CAPE CANAVERAL, Fla (Reuters) - The U.S. space program should save more than $12 million a seat flying astronauts to and from the International Space Station on commercial space taxis rather than aboard Russian capsules, the NASA program manager said on Monday.
In September, the National Aeronautics and Space Administration awarded contracts worth up to a combined $6.8 billion to Boeing and privately owned Space Exploration Technologies, or SpaceX, to fly crew to the station, a $100 billion research laboratory about 260 miles above Earth.
Since retiring the space shuttles in 2011, the United States has depended on Russia’s space agency, Roscosmos, to ferry astronauts to the orbital outpost. The service costs more than $70 million per person.
NASA expects to pay an average of $58 million a seat when its astronauts begin flying on Boeing’s CST-100 and SpaceX’s Dragon capsules in 2017, Kathy Lueders, manager of NASA’s Commercial Crew program, told reporters during a news conference in Houston and via conference call.
“I don’t ever want to have to write another check to Roscosmos after 2017, hopefully,” NASA Administrator Charles Bolden said.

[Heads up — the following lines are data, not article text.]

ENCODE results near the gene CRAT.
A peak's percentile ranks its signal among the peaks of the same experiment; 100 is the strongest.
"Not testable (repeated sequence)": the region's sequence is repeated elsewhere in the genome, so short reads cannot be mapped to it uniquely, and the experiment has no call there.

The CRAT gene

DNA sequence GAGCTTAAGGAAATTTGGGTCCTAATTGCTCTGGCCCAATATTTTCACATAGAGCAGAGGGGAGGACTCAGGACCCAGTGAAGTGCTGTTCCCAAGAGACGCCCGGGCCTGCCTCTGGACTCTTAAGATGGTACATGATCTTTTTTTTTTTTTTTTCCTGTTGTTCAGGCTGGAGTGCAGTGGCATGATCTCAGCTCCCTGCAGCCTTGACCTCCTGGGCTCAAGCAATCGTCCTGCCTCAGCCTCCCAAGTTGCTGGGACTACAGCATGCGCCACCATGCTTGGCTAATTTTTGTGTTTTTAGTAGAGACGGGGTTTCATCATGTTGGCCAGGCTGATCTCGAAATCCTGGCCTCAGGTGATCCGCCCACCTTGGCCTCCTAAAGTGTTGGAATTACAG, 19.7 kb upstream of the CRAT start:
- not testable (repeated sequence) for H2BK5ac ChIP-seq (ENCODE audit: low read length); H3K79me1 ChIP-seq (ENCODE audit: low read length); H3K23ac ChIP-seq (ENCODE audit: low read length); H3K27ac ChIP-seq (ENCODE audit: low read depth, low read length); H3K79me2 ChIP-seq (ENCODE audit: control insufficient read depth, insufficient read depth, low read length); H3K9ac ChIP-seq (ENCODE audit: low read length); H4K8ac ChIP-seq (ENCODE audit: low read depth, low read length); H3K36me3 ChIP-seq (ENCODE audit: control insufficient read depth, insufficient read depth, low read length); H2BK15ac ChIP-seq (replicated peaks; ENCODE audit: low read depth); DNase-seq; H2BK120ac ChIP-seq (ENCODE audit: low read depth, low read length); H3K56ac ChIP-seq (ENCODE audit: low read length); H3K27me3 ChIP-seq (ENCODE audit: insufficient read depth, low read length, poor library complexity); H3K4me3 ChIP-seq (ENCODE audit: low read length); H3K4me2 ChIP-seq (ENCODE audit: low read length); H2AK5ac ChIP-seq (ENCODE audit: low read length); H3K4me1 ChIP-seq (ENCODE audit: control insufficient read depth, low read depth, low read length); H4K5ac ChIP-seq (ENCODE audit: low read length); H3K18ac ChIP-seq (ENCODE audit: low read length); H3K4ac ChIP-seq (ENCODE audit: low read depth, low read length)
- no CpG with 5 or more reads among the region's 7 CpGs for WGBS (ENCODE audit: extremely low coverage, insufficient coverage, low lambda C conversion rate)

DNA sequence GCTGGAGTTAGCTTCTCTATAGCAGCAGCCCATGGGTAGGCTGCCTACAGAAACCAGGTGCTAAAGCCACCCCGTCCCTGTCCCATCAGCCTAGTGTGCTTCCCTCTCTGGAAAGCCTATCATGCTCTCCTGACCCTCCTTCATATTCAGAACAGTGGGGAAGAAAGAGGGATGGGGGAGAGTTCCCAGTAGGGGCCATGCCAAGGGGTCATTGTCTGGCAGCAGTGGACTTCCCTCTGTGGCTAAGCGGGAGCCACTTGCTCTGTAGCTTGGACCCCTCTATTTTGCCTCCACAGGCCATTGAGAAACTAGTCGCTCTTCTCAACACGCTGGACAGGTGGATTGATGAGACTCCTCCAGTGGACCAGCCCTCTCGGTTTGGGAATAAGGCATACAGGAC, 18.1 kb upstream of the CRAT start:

Both SpaceX and Boeing plan two test flights to the station, the first without a crew and the second with a combination of company test pilots and NASA astronauts aboard.
SpaceX is targeting its unmanned test flight in 2016 and its piloted flight in early 2017, said company president Gwynne Shotwell. Boeing’s test flights are targeted for April and July 2017, vice president and program manager John Elbon said.
For its manned test flight, Boeing plans to fly one as-yet-unnamed company astronaut and one NASA astronaut. SpaceX said it is still deciding on a test flight crew.
Though schedules show SpaceX being ready ahead of Boeing to fly operational missions, NASA currently expects Boeing to begin flight services first in December 2017, Lueders said.
Editing by David Gregorio